Also please be aware of them being able to escape when your front and back doors are opened. It is best to shut the dog into a room before opening the front door to anybody to ensure there is no risk of the dog being able to dash through the door and escape. Are there many members to your family? Do you have kids?  In a busy, noisy home you will need a safe place the dog can escape where no one will disturb it. 
For most of these dogs being transported their cage (crate) becomes like a den, a place of safety. Used in the correct way dogs can feel really safe and secure in a crate. If you have multiple dogs its a good way of keeping the newbie safe,     as well as your old ones when you are not there or are too busy to supervise. Using a crate for feeding, when you go to bed, when you are busy etc keeps them safe. It is NOT a place to lock them away all day. By feeding and giving them treats in their crate you are giving positive reinforcements that it is a good place to be, and covering the crate makes it a comfortable and sheltered place the dog can retreat to when it needs a break and some peace and quiet.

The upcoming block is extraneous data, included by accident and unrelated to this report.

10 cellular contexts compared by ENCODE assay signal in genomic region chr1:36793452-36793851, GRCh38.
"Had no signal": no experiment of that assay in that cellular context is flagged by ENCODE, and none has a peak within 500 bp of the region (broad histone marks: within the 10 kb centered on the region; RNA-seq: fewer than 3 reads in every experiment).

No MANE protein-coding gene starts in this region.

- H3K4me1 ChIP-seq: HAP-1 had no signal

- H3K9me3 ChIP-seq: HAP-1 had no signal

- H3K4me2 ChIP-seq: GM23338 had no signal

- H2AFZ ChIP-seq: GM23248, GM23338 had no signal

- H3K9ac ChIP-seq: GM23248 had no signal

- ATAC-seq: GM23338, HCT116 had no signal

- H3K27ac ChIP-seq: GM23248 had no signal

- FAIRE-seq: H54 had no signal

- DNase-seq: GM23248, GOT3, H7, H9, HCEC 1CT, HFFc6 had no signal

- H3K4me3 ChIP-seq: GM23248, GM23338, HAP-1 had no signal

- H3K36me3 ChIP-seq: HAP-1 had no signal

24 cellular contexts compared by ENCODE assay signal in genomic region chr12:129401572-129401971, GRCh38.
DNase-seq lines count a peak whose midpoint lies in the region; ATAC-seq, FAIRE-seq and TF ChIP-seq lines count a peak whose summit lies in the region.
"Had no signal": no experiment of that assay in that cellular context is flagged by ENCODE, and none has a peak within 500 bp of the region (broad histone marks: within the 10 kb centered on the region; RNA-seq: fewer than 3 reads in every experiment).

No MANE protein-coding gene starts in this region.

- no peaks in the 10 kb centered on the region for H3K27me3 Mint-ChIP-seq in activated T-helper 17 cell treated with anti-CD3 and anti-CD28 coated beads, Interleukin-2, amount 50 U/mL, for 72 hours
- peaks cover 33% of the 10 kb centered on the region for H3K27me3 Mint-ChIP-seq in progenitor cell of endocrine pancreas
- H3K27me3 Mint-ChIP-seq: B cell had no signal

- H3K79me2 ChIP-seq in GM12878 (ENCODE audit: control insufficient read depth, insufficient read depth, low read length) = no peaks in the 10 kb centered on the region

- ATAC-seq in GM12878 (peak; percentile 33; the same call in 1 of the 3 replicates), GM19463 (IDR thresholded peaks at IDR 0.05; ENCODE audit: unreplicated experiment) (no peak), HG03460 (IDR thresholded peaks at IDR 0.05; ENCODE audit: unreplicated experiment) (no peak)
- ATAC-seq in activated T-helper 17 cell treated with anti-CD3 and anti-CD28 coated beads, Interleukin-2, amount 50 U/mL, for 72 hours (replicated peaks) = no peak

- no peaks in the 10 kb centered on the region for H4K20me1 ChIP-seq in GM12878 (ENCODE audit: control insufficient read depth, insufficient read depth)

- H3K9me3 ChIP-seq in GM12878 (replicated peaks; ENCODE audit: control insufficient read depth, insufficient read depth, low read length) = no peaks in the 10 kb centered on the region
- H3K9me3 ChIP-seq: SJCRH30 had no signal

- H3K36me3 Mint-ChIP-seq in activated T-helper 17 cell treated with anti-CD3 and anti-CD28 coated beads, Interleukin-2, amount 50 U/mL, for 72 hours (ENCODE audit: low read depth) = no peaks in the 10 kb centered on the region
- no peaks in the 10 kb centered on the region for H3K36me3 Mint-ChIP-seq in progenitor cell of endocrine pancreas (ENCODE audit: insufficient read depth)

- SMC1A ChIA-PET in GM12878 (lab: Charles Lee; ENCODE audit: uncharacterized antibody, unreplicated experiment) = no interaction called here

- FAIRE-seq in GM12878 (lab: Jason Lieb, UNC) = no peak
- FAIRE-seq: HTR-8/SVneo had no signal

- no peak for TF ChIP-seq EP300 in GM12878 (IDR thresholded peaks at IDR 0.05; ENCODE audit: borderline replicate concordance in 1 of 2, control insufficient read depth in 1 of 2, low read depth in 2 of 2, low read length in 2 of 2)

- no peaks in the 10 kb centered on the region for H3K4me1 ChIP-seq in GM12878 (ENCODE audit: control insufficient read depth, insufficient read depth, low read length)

The family will need to sit down as a group and ensure that when coming and going you are all extra vigilant so as to never leave any doors open as there really is no room for error. Do friends/neighbours come to your house and let themselves in? Keep the door locked so that people have to knock so that you have the opportunity to secure the dog before opening the door. Everyone needs to know the rules so you can avoid any slip ups. A scared dog develops magical powers -  it can run faster, push its way though solid objects to escape and climb unscalable fences to escape if it gets into a panic. These are all things we need to be aware of.